SF State News {University Communications}

Image: Photos of SF State students and scenes from around campus

News Release

SF State: exceptional students profiled


SAN FRANCISCO, May 18, 2010 -- San Francisco State University will confer degrees to 8,092 students at its 109th commencement on Saturday, May 22. Below you will find stories about outstanding graduates, including this year's hood recipients, who are top graduates chosen to represent their fellow students from each of SF State's academic colleges, Liberal Studies program and Division of Graduate Studies. For assistance in contacting any of these students, call the SF State Office of University Communications at (415) 338-1665.


First graduates from stem cell master's program
The first students to complete SF State's stem cell training program will graduate this year. Funded by the California Institute of Regenerative Medicine, the master's program prepares highly-skilled -- and diverse -- scientists to lead the future of stem cell research and devise new medical applications.

  • Marisa Leal grew up in Salinas in a community where few of her peers went to college. She had no idea where a science degree could take her until she came to SF State. The first in her family to attend college, she earned a bachelor's in biology at SF State. As part of the master's program in stem cell science, Leal quickly learned how to grow stem cells in the lab and has investigated how to turn stem cells into skeletal muscle cells during a year-long internship at University of California, San Francisco. Leal is applying to clinical doctoral programs and wants to be a role model for other women of color entering research careers in science.


First graduates from doctorate in educational leadership
Ten students will graduate from the Ed.D. program in educational leadership -- SF State's first independent doctoral degree. Designed for working professionals, the program prepares administrators to tackle some of the most vexing problems in education, such as how to close the achievement gap between students of color and their white peers, and how to deliver effective instruction in times of budget cuts.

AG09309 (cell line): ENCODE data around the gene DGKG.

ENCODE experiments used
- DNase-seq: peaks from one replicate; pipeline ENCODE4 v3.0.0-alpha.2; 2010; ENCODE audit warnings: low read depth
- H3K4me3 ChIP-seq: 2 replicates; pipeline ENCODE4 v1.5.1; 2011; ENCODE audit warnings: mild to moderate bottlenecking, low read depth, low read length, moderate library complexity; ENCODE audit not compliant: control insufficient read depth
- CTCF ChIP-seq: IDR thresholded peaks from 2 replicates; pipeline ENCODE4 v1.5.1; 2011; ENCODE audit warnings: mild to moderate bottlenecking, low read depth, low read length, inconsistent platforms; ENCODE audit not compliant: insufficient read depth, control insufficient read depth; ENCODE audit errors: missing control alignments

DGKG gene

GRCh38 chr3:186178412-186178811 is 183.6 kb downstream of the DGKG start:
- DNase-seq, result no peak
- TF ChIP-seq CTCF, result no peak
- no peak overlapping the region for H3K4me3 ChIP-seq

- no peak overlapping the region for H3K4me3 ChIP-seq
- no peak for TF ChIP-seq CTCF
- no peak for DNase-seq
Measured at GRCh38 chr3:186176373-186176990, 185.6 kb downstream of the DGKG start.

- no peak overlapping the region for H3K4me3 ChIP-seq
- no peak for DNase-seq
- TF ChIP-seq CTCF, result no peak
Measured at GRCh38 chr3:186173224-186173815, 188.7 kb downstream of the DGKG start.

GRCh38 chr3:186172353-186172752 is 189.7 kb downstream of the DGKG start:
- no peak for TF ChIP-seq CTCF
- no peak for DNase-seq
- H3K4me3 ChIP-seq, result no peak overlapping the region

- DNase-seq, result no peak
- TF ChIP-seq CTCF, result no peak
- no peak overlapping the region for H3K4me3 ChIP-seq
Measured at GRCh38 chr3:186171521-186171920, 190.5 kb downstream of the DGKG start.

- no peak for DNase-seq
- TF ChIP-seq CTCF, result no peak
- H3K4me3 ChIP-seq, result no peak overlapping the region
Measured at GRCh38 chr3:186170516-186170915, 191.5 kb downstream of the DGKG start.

• Vincent Matthews was recently named superintendent of the San Jose Unified School District and since 2007 he has served as state trustee (and state administrator) for the Oakland Unified School District, where he has been responsible for helping the district return to fiscal solvency. Having worked as an administrator and teacher in large urban public school districts, Matthews was attracted to the doctorate's focus on social justice. His thesis examined budgeting practices that allocate resources based on the socio-economic status of individual schools. He was born and raised in San Francisco and now lives in Hercules. At commencement, Matthews will receive the symbolic hood on behalf of his fellow Ed.D. students.
  • Michelle Donohue-Mendoza is an administrator at West Valley Community College in Saratoga and previously worked for the CSU for 12 years. Research methods classes have helped her rigorously evaluate the student services she is responsible for, while her dissertation examined how supervision and mentoring can help female middle managers break the glass ceiling at the executive level in higher education. A native of Salinas, Donohue-Mendoza lives in Campbell.


Outstanding students:

Angela Hart, Iraq war veteran with stories to tell
Returning home from Iraq, Angela Hart decided to pursue a degree in journalism because she noticed that the stories of women in the armed forces were underreported. One of the first "boots on the ground" when the war Iraq conflict began, Hart served as a National Guard Army Reserve supply specialist. She spent 495 days in the war zone, much of the time in convoys that moved supplies through hostile territory. During her studies, Hart has filed more than 100 stories on a variety of subjects at news outlets including the Oakland Tribune and San Mateo County Times. Hart sees the current turmoil in the media industry as an exciting opportunity to explore new forms of journalism.